Odiyan Movie Review: Mohanlal Shapeshifts To Become A Dozen-odd Animals, But The Film Remains A Wild Bore

VA Shrikumar Menon’s mega-budget action drama offers a few flamboyant fights, a moment or two, and a whole lot of disappointment
Odiyan Movie Review: Mohanlal Shapeshifts To Become A Dozen-odd Animals, But The Film Remains A Wild Bore

Language: Malayalam

Cast: Mohanlal, Manju Warrier, Prakash Raj

Director: VA Shrikumar Menon

In Chennai's Rohini Theatre, where I watched Odiyan, it took around an hour for the film to begin due to a 'technical issue'. Four hours later I was still waiting for the film to really take off…such is its dullness.

Can anyone explain how a film, about something as cool as therianthropic assassins, became so lifeless…so bland? When Odiyan opens with Mammootty narrating the legend of the odiyanmar – a clan of hired tricksters who have mastered the art of deception – one felt it was the writer (Harikrishnan, who won the National Award for Kutty Srank) getting the important details out of the way so he can focus on the tale of one deadly odiyan — Odiyan Manickan (Mohanlal), who is also the last of them.

And that's what he does. We dive into Manickan's life when he plunges into the Ganges at Banaras to save a drowning woman. But it isn't just any random woman he has saved…she's from Thenkurissi, the village Manickan hails from and a place he's vowed to never return.  (Apparently, you find Malayalis even under water). But alas he does, after 15 years, to a new generation that grew up listening to stories that paint him as a ruthless murderer. The film follows a non-linear pattern to fill us in on the details that led to his ostracisation, seen through the eyes of either people who were affected by the Odiyan or the man himself.

In one of these flashbacks, we get a Karate Kid-like training montage, where we see Manickan learn the tricks of the trade from his grandfather. We also get a terrific fight sequence where Manickan flies, crawls and swings to fight away a bunch of goons. And then we meet Prabha (Manju Warrier) and her visually-impaired sister Meenakshi (Sana Althaf), who are both widows. The entire village believes that it is Manickam who killed both their husbands and his return to Thenkurissi, in a sense, is him seeking redemption.We also get Ravunni Nair (Prakash Raj) a dreaded landlord and Prabha's cousin who has been lusting after both sisters for decades. We keep switching back and forth between flashbacks to the present (a time when Niram is running in theatres), when Manickan has threatened to execute one last odi on Ravunni's cocky nephew.

There's a great scene in one of these flashbacks, when we're shown a dejected Manickan stare at his shadow, which no longer takes the form of a man. Instead, it looks like that of a bull, one of the animals the odiyan turns into. He struggles to shake away that image, no matter how far he runs…and that's until daybreak. This could so easily have been a deeper film about the 'image' society imposes on a person and how he remains imprisoned in it. Odiyan could also have been about a man's inability to escape his past even though he's an expert at hiding and the 'king of darkness'. But these aspects are never really explored…they're just tossed around in a scene or two.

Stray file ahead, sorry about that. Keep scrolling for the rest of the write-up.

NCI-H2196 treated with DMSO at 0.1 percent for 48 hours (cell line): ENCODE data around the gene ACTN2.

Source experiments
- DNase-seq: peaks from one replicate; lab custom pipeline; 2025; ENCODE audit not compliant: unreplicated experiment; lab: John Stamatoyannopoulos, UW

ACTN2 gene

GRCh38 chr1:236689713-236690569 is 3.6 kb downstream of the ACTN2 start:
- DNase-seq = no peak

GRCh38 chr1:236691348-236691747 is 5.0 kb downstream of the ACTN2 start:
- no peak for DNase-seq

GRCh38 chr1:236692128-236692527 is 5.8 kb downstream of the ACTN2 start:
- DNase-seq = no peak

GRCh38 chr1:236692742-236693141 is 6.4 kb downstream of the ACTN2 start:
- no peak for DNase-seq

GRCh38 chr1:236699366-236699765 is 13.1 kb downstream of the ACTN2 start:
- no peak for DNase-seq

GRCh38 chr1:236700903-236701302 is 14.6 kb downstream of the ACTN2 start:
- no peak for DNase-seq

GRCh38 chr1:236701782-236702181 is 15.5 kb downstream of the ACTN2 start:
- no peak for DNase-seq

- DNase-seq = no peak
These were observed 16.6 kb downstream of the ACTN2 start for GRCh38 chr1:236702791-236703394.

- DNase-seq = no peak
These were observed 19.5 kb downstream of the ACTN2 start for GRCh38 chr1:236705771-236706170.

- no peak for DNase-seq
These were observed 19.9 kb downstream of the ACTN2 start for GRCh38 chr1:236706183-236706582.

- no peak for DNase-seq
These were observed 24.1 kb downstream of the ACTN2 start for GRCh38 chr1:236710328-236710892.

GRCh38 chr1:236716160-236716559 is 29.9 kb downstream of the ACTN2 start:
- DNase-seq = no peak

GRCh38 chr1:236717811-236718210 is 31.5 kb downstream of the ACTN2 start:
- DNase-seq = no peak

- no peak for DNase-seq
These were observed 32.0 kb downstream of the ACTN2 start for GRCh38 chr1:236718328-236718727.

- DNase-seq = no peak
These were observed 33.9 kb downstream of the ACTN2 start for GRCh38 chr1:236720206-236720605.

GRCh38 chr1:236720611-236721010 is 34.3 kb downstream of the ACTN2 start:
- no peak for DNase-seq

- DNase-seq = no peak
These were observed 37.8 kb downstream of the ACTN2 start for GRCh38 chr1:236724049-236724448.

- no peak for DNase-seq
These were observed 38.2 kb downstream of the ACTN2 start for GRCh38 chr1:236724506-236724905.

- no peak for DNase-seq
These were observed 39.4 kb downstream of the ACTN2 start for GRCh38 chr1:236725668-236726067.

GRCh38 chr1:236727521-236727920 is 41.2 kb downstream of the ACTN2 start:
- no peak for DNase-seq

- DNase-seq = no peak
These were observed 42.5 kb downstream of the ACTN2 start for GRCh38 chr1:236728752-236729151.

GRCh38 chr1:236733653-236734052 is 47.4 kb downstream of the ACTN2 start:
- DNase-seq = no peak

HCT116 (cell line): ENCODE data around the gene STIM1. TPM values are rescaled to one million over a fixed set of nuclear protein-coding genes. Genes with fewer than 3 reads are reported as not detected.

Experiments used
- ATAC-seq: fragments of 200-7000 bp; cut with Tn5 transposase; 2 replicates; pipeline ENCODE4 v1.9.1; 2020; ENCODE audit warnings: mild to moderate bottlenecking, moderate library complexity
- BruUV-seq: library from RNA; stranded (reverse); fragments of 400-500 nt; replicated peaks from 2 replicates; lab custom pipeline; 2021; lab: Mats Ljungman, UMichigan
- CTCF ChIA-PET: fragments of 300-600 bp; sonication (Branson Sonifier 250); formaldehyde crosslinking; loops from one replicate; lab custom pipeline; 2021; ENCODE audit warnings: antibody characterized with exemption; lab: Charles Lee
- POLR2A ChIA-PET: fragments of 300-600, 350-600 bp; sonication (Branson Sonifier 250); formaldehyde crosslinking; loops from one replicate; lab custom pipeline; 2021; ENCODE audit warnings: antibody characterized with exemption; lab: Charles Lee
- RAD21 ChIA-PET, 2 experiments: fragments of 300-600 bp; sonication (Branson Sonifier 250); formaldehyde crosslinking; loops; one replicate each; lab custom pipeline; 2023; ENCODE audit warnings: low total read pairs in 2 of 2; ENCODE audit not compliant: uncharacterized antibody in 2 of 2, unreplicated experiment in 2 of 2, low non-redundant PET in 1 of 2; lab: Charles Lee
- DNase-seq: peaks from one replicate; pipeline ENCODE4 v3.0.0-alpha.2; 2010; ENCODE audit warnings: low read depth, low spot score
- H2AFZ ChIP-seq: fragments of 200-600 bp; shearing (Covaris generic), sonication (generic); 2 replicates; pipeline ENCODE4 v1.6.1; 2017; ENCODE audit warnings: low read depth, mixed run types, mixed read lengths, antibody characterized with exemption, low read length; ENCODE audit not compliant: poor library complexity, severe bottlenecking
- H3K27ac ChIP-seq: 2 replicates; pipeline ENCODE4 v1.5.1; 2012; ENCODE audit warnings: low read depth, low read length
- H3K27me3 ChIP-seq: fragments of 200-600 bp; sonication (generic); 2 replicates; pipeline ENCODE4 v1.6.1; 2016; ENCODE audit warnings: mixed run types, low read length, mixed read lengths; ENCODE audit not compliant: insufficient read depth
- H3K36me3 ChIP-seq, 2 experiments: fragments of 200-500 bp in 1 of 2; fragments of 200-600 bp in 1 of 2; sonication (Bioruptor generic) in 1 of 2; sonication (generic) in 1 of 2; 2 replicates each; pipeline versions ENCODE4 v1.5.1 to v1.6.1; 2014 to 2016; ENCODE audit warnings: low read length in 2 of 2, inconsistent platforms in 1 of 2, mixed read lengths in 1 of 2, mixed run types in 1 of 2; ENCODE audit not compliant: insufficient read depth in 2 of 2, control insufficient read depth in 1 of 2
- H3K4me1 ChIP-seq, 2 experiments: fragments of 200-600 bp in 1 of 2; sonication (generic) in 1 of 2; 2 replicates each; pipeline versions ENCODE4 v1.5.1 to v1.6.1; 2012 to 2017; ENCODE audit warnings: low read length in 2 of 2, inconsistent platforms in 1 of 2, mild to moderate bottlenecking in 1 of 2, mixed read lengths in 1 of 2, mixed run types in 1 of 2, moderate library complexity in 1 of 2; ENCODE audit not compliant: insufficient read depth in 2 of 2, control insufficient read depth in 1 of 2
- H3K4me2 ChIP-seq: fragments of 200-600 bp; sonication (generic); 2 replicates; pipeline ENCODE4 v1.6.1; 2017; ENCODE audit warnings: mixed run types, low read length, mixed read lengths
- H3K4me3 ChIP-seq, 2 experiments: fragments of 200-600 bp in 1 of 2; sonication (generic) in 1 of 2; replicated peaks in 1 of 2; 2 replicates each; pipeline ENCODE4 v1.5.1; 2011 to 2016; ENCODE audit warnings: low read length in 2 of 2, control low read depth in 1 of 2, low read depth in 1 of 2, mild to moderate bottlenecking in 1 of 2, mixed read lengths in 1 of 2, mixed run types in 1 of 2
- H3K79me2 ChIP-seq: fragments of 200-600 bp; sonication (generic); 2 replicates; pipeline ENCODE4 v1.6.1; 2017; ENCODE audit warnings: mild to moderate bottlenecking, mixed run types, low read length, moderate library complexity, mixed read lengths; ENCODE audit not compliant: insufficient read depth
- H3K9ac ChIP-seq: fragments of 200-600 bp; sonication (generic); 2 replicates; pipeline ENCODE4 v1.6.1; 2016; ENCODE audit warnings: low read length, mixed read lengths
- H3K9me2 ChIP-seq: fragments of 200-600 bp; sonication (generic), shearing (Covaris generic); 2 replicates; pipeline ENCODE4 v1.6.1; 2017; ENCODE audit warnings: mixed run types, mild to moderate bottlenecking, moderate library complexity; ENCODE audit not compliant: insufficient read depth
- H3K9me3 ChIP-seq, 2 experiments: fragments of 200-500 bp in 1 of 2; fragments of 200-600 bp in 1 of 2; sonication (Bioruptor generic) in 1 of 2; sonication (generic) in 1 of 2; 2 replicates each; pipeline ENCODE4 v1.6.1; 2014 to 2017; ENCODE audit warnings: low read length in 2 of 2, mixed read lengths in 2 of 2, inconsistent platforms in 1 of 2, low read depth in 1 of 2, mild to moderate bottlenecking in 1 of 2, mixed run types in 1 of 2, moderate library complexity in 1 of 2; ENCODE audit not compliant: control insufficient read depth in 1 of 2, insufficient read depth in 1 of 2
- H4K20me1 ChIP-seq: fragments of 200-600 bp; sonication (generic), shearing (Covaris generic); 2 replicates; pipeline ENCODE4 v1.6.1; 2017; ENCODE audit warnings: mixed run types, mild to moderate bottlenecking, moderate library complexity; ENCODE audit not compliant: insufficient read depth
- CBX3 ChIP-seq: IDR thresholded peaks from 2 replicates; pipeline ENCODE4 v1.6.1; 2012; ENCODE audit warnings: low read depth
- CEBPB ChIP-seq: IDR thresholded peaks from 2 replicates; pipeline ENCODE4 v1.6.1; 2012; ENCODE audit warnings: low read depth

The film never rises above a typical revenge drama, with no real surprises or twists. I kept getting reminded of Mohanlal's own Chandrolsavam, which was about another man who returns to his village to clear himself of a charge of murder and reclaim his widowed childhood sweetheart. And if the team thought we'd be shocked to realise Prakash Raj was behind the murders, then I guess they'd not seen Ghilli. In fact, the only thing that's as inconsistent as the Palakkad accent of the actors is the shades of black paint that gets applied to make Prakash Raj darker. Even the major climactic fight isn't half as good as that of Pulimurugan's. The film is well shot and has a great score and songs but one can never see the big budget entirely on screen.

Mohanlal has proved many times that there aren't many characters he can't play. With movies like Puli Muguran and Odiyan he's proved that he can play a few animals as well. But it really is the director that seems to have failed Odiyan. He could have chosen to make a very personal film about the irony of such a character. He could also have made a mad action entertainer that all of us were expecting. In his efforts to do both, he's ended up making one of the most disappointing films of the year. He has claimed that the film made Rs.100 crores even before it released. Good for him. Maybe he can learn a trick or two from Manickan  and escape into oblivion.

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